Mixed cellularity Hodgkin’s lymphoma (MCHL) is a subtype of Hodgkin’s lymphoma, a cancer originating in the lymphatic system.

Hodgkin’s lymphoma includes the presence of Reed-Sternberg cells, an atypical cell that does not occur in other forms of lymphoma. Doctors further subdivide it into subtypes, including MCHL.

In MCHL, the affected lymph nodes contain a mixture of atypical cancer cells and various other cell types, hence “mixed cellularity.” This subtype is one of the more common, affecting 20 to 25% of people with classical Hodgkin’s lymphoma.

This article examines MCHL, including its causes, diagnosis, and treatment.

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MCHL is a subtype of Hodgkin’s lymphoma. Doctors divide this cancer of the lymphatic system into subtypes depending on the appearance of the cells under the microscope and other factors.

MCHL is more common in specific individuals, including:

In MCHL, an affected lymph node biopsy shows Reed-Sternberg cells, large atypical B lymphocytes with multiple nuclei, and various other cell types, including lymphocytes, eosinophils, neutrophils, and plasma cells. This mixed cellularity indicates an immune response to the cancer cells.

What is classical Hodgkin’s lymphoma?

Classical Hodgkin’s lymphoma (CHL) is one of the main subtypes of Hodgkin’s lymphoma. The other is nodular lymphocyte-predominant Hodgkin’s lymphoma.

In developed countries, CHL accounts for more than 9 in 10 cases of Hodgkin’s lymphoma.

Doctors further subdivide CHL into four subtypes:

Learn more about Hodgkin’s lymphoma.

Symptoms of MCHL may include:

In MCHL, “B symptoms” are common. This set of symptoms includes:

These symptoms may indicate the severity of the disease and can affect an individual’s outlook.

Individuals need to consult a doctor if they notice swollen lymph nodes that do not resolve on their own or any other symptoms of MCHL.

These symptoms do not necessarily indicate anything concerning, but a doctor should evaluate them to determine the cause. Early evaluation and diagnosis are crucial for effective treatment.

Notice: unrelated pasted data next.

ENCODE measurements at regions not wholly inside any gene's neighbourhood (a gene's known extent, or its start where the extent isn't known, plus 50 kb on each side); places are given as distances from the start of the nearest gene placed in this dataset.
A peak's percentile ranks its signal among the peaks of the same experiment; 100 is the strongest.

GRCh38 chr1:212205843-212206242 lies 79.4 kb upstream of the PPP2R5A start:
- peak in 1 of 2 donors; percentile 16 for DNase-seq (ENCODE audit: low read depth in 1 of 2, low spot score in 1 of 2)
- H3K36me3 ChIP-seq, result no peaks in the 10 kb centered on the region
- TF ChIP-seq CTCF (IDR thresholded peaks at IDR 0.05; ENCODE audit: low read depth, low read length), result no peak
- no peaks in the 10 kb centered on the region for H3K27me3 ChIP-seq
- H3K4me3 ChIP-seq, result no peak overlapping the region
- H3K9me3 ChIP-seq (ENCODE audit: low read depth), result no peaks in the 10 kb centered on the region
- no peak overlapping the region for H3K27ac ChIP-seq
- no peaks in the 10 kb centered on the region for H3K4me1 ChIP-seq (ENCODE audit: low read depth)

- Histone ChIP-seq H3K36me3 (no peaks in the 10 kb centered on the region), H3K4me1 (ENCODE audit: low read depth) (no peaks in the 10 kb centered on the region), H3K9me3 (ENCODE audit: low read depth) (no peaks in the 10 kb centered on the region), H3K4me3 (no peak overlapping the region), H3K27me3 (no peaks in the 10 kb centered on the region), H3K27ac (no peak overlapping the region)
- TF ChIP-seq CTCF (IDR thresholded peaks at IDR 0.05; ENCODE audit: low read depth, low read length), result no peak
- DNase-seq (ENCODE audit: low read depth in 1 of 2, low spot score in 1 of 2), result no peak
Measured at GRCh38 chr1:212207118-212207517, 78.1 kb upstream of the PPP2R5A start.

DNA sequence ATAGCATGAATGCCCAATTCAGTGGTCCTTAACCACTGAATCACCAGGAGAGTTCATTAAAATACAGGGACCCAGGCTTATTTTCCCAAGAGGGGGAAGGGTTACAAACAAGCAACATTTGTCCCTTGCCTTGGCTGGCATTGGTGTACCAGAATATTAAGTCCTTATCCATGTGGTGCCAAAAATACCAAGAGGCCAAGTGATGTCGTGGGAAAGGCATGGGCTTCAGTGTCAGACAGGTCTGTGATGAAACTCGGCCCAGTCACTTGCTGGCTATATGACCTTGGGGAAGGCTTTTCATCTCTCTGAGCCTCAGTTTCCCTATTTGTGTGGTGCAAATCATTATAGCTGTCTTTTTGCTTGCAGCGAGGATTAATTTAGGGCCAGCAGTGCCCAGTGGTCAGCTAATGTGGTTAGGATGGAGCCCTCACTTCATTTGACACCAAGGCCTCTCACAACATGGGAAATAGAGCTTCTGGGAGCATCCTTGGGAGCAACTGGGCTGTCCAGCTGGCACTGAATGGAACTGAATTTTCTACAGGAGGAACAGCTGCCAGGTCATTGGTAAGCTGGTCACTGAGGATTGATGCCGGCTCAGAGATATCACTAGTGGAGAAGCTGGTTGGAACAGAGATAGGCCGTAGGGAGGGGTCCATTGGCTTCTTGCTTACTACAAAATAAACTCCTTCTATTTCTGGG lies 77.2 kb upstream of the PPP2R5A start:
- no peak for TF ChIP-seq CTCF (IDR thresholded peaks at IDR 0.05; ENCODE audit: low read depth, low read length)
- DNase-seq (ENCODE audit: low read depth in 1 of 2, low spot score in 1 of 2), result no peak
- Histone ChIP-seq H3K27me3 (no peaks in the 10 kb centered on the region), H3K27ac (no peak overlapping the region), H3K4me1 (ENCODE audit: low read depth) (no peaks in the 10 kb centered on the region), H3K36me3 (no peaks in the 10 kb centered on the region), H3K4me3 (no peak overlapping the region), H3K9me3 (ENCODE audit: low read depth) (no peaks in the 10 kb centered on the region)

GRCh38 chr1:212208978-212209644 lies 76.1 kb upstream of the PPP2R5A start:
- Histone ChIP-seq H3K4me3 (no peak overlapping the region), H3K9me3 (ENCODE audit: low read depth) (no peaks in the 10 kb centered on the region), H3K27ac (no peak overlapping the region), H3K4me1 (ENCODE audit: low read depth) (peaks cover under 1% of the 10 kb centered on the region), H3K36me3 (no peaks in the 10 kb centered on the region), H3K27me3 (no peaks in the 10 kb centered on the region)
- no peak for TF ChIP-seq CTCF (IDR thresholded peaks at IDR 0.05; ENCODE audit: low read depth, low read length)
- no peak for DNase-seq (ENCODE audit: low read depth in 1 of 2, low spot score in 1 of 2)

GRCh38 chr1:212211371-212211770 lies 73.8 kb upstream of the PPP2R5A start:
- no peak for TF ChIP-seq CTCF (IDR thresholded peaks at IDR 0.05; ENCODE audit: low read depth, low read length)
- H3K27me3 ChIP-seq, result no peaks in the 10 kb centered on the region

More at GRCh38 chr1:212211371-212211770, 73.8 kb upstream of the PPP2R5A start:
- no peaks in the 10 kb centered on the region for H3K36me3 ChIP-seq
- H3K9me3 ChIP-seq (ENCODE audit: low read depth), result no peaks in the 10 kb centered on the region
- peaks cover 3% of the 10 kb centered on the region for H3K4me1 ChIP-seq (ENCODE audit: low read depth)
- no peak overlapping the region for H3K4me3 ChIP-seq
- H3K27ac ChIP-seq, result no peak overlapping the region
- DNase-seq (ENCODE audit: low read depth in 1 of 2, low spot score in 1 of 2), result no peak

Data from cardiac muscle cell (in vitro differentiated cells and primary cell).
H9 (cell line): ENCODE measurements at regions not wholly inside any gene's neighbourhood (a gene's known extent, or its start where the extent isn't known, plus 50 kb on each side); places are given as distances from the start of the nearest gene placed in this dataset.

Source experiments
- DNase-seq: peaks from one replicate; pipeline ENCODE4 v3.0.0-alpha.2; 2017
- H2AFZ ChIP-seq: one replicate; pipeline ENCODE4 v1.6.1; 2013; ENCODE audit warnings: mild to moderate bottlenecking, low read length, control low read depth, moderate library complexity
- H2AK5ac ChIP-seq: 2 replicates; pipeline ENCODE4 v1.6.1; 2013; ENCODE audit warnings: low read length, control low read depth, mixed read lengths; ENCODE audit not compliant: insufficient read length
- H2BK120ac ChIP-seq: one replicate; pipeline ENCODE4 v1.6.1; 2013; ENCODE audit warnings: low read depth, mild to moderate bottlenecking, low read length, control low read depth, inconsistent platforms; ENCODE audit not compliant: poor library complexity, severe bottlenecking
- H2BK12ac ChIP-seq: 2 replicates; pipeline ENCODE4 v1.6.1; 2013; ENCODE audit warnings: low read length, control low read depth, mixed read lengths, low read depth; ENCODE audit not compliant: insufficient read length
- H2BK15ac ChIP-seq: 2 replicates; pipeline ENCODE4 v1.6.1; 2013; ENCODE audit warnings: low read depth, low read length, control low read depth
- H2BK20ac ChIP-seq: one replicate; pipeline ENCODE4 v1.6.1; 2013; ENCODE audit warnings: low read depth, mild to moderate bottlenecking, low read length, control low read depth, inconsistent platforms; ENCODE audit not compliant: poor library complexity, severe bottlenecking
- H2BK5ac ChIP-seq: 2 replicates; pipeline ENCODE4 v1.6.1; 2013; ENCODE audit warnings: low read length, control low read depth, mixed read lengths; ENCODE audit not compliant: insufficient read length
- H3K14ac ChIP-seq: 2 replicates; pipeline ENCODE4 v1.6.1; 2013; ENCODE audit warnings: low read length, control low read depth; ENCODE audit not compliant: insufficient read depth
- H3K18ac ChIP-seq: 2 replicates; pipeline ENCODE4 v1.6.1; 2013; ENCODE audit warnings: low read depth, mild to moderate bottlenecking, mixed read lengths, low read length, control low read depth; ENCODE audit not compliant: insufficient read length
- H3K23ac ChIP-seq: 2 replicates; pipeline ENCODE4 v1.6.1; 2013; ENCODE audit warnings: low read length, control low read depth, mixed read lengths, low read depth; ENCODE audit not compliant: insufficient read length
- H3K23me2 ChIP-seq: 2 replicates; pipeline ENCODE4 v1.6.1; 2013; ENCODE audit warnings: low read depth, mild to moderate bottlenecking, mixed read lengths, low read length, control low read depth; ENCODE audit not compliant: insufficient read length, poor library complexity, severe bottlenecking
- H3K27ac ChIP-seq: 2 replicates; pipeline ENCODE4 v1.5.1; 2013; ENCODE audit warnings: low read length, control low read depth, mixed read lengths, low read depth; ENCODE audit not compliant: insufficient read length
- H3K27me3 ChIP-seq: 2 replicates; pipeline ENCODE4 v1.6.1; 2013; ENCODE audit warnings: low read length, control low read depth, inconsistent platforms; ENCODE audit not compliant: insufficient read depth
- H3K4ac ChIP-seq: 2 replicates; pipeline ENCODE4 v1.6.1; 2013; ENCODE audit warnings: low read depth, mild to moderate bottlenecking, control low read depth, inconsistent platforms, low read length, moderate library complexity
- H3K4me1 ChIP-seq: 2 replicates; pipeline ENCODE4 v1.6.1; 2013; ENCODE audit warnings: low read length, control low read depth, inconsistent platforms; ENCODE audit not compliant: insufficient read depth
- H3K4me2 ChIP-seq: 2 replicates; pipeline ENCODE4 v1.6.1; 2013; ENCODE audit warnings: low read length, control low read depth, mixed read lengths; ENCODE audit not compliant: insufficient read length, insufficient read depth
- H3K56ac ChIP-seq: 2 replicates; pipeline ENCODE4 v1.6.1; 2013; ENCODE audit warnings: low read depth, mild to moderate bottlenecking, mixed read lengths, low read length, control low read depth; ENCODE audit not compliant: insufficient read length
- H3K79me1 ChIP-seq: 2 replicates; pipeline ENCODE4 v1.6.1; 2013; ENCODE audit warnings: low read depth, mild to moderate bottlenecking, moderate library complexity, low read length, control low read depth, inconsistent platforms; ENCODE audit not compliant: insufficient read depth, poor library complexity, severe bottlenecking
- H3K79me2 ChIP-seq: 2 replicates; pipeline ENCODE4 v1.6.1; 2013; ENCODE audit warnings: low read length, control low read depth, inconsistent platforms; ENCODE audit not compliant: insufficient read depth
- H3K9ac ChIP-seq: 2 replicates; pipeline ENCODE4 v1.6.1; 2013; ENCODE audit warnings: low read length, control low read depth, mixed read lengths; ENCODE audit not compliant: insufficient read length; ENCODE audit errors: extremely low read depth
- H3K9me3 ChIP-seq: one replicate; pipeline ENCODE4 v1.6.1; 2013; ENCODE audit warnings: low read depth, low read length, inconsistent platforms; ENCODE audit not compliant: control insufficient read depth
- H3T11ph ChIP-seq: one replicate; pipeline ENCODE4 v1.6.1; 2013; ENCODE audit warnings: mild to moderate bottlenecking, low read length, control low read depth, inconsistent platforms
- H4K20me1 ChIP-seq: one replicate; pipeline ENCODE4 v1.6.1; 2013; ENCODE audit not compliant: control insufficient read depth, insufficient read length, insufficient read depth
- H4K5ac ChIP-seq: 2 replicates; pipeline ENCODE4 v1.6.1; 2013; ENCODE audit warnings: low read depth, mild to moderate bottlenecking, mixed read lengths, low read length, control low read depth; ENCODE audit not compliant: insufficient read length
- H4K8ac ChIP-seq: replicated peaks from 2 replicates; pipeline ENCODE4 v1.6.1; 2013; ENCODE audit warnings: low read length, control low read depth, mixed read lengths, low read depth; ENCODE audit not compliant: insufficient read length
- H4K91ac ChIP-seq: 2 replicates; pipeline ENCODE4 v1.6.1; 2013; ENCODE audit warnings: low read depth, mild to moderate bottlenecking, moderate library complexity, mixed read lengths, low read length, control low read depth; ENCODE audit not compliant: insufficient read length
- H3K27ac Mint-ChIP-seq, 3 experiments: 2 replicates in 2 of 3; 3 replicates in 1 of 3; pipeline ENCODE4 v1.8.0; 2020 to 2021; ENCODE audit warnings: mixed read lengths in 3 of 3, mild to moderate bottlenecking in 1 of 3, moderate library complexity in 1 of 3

The exact cause of MCHL and other forms of Hodgkin’s lymphoma remains unknown. However, health experts believe it may result from genetic mutations in B lymphocytes affecting their behavior and communication. Additionally, environmental factors, such as viral infections that include HIV and EBV, may play a role.

Generally, diagnosing MCHL involves:

This process helps doctors rule out other conditions and may suggest someone has MCHL. However, they can only make a definitive diagnosis by taking a tissue sample from an affected lymph node with an excisional biopsy.

A laboratory then uses immunophenotyping, which is a test to identify specific cells according to their surface markers, to confirm the diagnosis.

Treatment for MCHL depends on how far the disease has spread and the person’s overall health. The main goal is to completely cure the lymphoma while managing any possible current or future side effects.

A treatment plan typically involves chemotherapy, radiation therapy, or a combination of both. Even though many people have an effective first treatment, about 1 in 10 do not respond well, while up to 3 in 10 might see their lymphoma return. For these cases, the usual approach involves high dose chemotherapy and then autologous stem cell transplant, which is a procedure to replace damaged stem cells.

There are no proven strategies to prevent MCHL due to its unclear causes. However, maintaining a healthy immune system may improve overall health and reduce the risk.

The outlook for MCHL varies depending on the stage at diagnosis and how the person responds to treatment. However, it is generally positive.

Furthermore, advances in treatment have significantly improved the outlook for many individuals with CHL of all types.

Individuals with an MCHL diagnosis have several avenues for support to help them process their diagnosis and begin treatment. The Lymphoma Research Foundation and the Leukemia & Lymphoma Society provide counseling, support groups, and resources.

Joining a support group connects individuals with people living similar experiences. These groups offer a sense of community and belonging, where members can share their stories, offer practical advice, and provide emotional support to one another.

Incorporating support mechanisms into treatment plans can enhance the overall well-being of individuals with MCHL.

Mixed cellularity Hodgkin’s lymphoma (MCHL) is a subtype of classical Hodgkin’s lymphoma. Doctors recognize it by identifying atypical Reed-Sternberg cells and other immune system cells in affected lymph nodes.

Despite its serious nature, the outlook for MCHL is generally favorable with appropriate treatment.

Early detection, effective treatment, and supportive care are essential to managing this condition.